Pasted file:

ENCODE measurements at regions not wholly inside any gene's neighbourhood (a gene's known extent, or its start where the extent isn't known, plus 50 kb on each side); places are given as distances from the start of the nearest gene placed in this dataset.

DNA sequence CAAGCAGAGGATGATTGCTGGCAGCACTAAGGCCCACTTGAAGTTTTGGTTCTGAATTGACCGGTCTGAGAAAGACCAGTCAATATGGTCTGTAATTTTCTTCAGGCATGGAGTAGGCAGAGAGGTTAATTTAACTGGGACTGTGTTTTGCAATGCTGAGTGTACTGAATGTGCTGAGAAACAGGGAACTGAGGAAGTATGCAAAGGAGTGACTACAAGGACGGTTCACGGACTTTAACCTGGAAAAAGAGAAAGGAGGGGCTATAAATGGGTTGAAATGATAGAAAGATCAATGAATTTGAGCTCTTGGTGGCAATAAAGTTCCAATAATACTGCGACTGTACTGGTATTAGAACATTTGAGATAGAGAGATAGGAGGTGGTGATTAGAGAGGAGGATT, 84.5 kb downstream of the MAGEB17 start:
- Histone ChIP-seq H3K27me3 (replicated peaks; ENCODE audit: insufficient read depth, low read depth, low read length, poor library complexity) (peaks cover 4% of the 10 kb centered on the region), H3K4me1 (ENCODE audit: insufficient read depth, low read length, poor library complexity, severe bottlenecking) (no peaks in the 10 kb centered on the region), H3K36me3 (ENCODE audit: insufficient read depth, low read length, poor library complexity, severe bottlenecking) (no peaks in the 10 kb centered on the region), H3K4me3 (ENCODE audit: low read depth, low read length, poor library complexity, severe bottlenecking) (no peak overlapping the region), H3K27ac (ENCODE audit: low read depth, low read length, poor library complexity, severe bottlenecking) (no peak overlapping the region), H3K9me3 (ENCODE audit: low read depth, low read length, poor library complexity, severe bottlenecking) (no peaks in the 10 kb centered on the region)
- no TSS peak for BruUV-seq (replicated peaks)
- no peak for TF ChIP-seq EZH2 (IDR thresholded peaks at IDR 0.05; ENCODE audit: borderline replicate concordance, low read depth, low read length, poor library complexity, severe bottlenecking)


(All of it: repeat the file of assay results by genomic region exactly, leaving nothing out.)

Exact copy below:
ENCODE measurements at regions not wholly inside any gene's neighbourhood (a gene's known extent, or its start where the extent isn't known, plus 50 kb on each side); places are given as distances from the start of the nearest gene placed in this dataset.

DNA sequence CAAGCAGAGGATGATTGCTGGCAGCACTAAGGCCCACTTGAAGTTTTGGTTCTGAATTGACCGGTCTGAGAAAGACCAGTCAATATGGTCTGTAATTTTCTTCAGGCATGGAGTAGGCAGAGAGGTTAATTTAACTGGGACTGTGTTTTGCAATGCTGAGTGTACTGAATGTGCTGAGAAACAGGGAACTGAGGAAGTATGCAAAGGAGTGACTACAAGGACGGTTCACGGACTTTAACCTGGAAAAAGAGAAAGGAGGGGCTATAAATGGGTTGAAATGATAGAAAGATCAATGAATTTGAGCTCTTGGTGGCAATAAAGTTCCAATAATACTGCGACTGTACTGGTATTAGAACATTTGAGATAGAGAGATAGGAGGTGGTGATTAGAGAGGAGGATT, 84.5 kb downstream of the MAGEB17 start:
- Histone ChIP-seq H3K27me3 (replicated peaks; ENCODE audit: insufficient read depth, low read depth, low read length, poor library complexity) (peaks cover 4% of the 10 kb centered on the region), H3K4me1 (ENCODE audit: insufficient read depth, low read length, poor library complexity, severe bottlenecking) (no peaks in the 10 kb centered on the region), H3K36me3 (ENCODE audit: insufficient read depth, low read length, poor library complexity, severe bottlenecking) (no peaks in the 10 kb centered on the region), H3K4me3 (ENCODE audit: low read depth, low read length, poor library complexity, severe bottlenecking) (no peak overlapping the region), H3K27ac (ENCODE audit: low read depth, low read length, poor library complexity, severe bottlenecking) (no peak overlapping the region), H3K9me3 (ENCODE audit: low read depth, low read length, poor library complexity, severe bottlenecking) (no peaks in the 10 kb centered on the region)
- no TSS peak for BruUV-seq (replicated peaks)
- no peak for TF ChIP-seq EZH2 (IDR thresholded peaks at IDR 0.05; ENCODE audit: borderline replicate concordance, low read depth, low read length, poor library complexity, severe bottlenecking)